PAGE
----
Book Review and Giveaway: The RESP Book

Saving for your child’s education will likely improve the odds that she will participate in post-secondary education by diminishing financial barriers and building a financial nest egg.

~ Mike Holman

Whenever I was looking for detailed information about RESPs, I would always end up at Mike Holman’s blog. It used to be called Four Pillars, but the name has since changed to Money Smarts Blog. Mike’s always had a very comprehensive section on RESPs on his site and it was my go-to reference on the topic.

Still, I’m a huge fan of physical books rather than their cyberspace cousins and I wished I could have a concise book about RESPs on hand to use as a reference. It’s so easy to forget the details of relatively complex financial products like RESPs given that you likely don’t revisit them more than once or twice a year. I really like having Gordon Pape’s TFSA Guidearound for the same reason.

Mike Holman has done us all a favour by offering us The RESP Book: The Complete Guide to Registered Education Savings Plans for Canadians. He’s even taken it a step further by offering a free copy to one lucky Balance Junkie reader. All you have to do is leave a comment below and I’ll enter you in a draw for the book. I’ll announce the winner next Saturday, October 30, 2010 and Mike will send out the book. (Canadian residents only please.)

What’s In The RESP Book?

The RESP Book covers all the basics of opening and managing an RESP, including the following:

  • RESP account rules
  • How RESP contributions and grants work
  • RESP withdrawal rules once your child attends a post-secondary institution
  • What happens if your child doesn’t attend post-secondary school
  • Special grants for lower income households
  • Information about grants programs in Alberta and Quebec
  • RESP rules for part-time studies

The book also offers detailed information on how to go about setting up an RESP account, from choosing a financial institution to whether or not to use a professional investment advisor. He goes over what to watch out for in terms of fees, as well as basic investing tips like how to set an asset allocation.

The book begins with a basic explanation of what an RESP is and offers 6 reasons why you might want to open an RESP, and 6 reasons you might not want to do so. I’ll just give you a couple of my favourites here. The best reason to open an RESP for your kids is likely the Canadian Education Savings Grant (CESG). You just can’t beat free money. Another good reason is the idea that your children will not leave their post-secondary education saddled with tons of debt.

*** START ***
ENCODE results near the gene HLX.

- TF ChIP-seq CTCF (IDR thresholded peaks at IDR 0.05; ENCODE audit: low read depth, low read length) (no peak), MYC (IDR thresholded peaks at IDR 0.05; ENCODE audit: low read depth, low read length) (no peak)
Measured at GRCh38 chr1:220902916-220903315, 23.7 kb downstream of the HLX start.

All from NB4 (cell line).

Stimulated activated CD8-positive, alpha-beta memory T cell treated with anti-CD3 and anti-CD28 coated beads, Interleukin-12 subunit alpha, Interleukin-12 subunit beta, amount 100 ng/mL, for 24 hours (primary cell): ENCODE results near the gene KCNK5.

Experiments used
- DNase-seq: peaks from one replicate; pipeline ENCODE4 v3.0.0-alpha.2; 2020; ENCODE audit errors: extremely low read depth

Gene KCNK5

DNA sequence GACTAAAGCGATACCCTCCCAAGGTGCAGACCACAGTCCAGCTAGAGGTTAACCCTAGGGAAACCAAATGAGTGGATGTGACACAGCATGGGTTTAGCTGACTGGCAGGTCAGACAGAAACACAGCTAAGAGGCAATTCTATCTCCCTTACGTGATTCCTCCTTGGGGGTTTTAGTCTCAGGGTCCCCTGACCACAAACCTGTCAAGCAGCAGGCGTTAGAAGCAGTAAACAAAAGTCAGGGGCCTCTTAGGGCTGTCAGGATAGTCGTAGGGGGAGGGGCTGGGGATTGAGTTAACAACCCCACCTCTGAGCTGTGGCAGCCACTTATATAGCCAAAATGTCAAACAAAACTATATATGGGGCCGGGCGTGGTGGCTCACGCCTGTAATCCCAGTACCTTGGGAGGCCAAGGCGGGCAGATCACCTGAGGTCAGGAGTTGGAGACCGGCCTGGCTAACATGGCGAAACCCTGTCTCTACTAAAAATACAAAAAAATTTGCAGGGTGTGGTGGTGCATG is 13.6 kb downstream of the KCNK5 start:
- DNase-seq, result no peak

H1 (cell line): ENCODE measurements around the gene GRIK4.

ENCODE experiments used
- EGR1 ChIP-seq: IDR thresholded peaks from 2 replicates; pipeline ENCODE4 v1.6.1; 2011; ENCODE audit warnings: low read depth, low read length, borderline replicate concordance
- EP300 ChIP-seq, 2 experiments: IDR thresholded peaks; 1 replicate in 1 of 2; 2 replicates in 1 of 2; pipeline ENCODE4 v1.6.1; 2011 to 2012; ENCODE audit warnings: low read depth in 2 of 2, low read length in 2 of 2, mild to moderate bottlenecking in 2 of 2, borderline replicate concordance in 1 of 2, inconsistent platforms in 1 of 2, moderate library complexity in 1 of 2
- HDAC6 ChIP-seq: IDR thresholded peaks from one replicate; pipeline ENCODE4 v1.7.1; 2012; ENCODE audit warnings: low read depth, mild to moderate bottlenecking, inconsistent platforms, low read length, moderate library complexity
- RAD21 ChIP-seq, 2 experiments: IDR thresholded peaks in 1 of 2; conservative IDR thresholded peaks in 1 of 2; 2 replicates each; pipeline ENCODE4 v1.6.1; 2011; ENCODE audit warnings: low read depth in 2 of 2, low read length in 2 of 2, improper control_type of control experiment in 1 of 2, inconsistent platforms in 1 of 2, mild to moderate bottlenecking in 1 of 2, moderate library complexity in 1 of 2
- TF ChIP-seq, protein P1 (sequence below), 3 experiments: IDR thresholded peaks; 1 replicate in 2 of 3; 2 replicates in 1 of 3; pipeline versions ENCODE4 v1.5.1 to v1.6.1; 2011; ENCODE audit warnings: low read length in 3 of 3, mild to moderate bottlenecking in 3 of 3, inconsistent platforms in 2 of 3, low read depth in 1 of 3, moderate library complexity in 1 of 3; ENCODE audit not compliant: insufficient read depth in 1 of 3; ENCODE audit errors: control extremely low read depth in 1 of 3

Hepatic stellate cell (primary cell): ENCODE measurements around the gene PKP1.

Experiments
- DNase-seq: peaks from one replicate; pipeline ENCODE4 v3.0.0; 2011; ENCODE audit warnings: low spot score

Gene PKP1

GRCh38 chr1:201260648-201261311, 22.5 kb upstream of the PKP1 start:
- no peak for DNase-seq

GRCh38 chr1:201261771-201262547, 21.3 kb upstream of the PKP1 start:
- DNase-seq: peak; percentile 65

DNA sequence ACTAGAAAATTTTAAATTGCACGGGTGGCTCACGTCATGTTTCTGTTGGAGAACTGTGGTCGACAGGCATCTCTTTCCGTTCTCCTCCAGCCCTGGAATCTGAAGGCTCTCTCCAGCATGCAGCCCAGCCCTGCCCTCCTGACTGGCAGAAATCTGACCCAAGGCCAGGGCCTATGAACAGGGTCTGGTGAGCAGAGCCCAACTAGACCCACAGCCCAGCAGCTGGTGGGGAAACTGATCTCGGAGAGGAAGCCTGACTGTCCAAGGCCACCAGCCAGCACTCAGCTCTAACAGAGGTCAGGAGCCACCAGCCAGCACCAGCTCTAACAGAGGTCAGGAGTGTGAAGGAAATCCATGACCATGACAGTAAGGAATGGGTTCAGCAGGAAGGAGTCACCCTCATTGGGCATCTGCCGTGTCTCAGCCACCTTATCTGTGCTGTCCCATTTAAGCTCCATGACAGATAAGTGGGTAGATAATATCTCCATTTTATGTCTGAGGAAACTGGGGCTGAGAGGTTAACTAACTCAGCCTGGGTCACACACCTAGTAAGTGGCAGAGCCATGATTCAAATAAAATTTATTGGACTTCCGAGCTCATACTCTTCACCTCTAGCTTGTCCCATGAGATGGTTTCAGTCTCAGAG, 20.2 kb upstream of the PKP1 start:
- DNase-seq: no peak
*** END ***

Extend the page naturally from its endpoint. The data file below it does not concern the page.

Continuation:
A couple of good reasons to delay opening an RESP might be that your personal finances are not in order, or that you do not have adequate retirement savings. The message is clear: Get your own financial house in order before you set about helping your kids.

Details, Details . . .

At 118 pages, this book won’t take you long to read, but it’s absolutely full of detailed information that’s pretty hard to remember from year to year. It’s greatest value may lie in its usefulness as a reference manual. You can turn to it a couple of times a year to quickly refresh your memory on the ins and outs of saving for your child’s education.

My two older boys turned 15 this year, and I thought I remembered reading that 15 was a significant age for RESPs, but I couldn’t remember why. Mike’s book reminded me that there are special grant rules for 16- and 17-year-olds, and the parameters for those are determined by the RESP status at the end of the calendar year your child turns 15.

I could have found this information on the government’s website, but frankly, it’s not always written in an easy-to-understand way. The RESP Book is. There are lots of different examples and specific case studies so that you can really get a grip on how the RESP rules work.